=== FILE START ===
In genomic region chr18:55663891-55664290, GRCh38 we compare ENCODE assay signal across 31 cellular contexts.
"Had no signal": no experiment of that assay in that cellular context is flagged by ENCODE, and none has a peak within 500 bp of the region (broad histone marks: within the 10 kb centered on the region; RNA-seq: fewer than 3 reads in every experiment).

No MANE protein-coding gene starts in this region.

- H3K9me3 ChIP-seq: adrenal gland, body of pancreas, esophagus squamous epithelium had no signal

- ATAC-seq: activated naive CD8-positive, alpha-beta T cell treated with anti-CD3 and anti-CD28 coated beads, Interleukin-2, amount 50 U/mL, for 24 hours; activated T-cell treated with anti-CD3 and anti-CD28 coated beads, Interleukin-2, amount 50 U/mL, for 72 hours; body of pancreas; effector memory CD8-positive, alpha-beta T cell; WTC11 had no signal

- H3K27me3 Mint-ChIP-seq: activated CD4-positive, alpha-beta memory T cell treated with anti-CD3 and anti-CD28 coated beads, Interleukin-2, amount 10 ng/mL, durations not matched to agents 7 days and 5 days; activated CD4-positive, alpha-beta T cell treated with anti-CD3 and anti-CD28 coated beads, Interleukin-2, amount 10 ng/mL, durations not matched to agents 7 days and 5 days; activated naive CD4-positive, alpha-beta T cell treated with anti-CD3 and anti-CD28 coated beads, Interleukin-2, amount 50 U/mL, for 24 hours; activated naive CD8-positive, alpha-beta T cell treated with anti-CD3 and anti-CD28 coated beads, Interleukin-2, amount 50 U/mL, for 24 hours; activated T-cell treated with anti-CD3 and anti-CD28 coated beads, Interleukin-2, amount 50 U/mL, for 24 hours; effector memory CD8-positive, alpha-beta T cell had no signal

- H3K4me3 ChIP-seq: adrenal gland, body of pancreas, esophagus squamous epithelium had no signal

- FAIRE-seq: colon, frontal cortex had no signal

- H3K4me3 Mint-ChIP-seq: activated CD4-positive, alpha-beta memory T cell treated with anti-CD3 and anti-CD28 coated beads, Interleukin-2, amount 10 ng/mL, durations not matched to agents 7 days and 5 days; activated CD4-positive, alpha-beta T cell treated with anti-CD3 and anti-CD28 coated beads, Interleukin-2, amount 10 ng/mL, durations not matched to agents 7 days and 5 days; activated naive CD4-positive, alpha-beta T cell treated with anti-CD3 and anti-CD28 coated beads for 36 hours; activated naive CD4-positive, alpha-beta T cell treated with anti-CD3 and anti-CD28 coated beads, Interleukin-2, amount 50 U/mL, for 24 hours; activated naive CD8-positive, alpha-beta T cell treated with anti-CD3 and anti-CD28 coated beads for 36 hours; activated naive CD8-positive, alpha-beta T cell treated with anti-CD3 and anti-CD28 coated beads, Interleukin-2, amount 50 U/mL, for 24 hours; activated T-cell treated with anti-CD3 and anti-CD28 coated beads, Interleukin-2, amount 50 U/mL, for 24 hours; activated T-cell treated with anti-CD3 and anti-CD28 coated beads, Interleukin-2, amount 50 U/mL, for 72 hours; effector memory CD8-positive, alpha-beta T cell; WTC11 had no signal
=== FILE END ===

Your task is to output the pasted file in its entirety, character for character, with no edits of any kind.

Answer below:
In genomic region chr18:55663891-55664290, GRCh38 we compare ENCODE assay signal across 31 cellular contexts.
"Had no signal": no experiment of that assay in that cellular context is flagged by ENCODE, and none has a peak within 500 bp of the region (broad histone marks: within the 10 kb centered on the region; RNA-seq: fewer than 3 reads in every experiment).

No MANE protein-coding gene starts in this region.

- H3K9me3 ChIP-seq: adrenal gland, body of pancreas, esophagus squamous epithelium had no signal

- ATAC-seq: activated naive CD8-positive, alpha-beta T cell treated with anti-CD3 and anti-CD28 coated beads, Interleukin-2, amount 50 U/mL, for 24 hours; activated T-cell treated with anti-CD3 and anti-CD28 coated beads, Interleukin-2, amount 50 U/mL, for 72 hours; body of pancreas; effector memory CD8-positive, alpha-beta T cell; WTC11 had no signal

- H3K27me3 Mint-ChIP-seq: activated CD4-positive, alpha-beta memory T cell treated with anti-CD3 and anti-CD28 coated beads, Interleukin-2, amount 10 ng/mL, durations not matched to agents 7 days and 5 days; activated CD4-positive, alpha-beta T cell treated with anti-CD3 and anti-CD28 coated beads, Interleukin-2, amount 10 ng/mL, durations not matched to agents 7 days and 5 days; activated naive CD4-positive, alpha-beta T cell treated with anti-CD3 and anti-CD28 coated beads, Interleukin-2, amount 50 U/mL, for 24 hours; activated naive CD8-positive, alpha-beta T cell treated with anti-CD3 and anti-CD28 coated beads, Interleukin-2, amount 50 U/mL, for 24 hours; activated T-cell treated with anti-CD3 and anti-CD28 coated beads, Interleukin-2, amount 50 U/mL, for 24 hours; effector memory CD8-positive, alpha-beta T cell had no signal

- H3K4me3 ChIP-seq: adrenal gland, body of pancreas, esophagus squamous epithelium had no signal

- FAIRE-seq: colon, frontal cortex had no signal

- H3K4me3 Mint-ChIP-seq: activated CD4-positive, alpha-beta memory T cell treated with anti-CD3 and anti-CD28 coated beads, Interleukin-2, amount 10 ng/mL, durations not matched to agents 7 days and 5 days; activated CD4-positive, alpha-beta T cell treated with anti-CD3 and anti-CD28 coated beads, Interleukin-2, amount 10 ng/mL, durations not matched to agents 7 days and 5 days; activated naive CD4-positive, alpha-beta T cell treated with anti-CD3 and anti-CD28 coated beads for 36 hours; activated naive CD4-positive, alpha-beta T cell treated with anti-CD3 and anti-CD28 coated beads, Interleukin-2, amount 50 U/mL, for 24 hours; activated naive CD8-positive, alpha-beta T cell treated with anti-CD3 and anti-CD28 coated beads for 36 hours; activated naive CD8-positive, alpha-beta T cell treated with anti-CD3 and anti-CD28 coated beads, Interleukin-2, amount 50 U/mL, for 24 hours; activated T-cell treated with anti-CD3 and anti-CD28 coated beads, Interleukin-2, amount 50 U/mL, for 24 hours; activated T-cell treated with anti-CD3 and anti-CD28 coated beads, Interleukin-2, amount 50 U/mL, for 72 hours; effector memory CD8-positive, alpha-beta T cell; WTC11 had no signal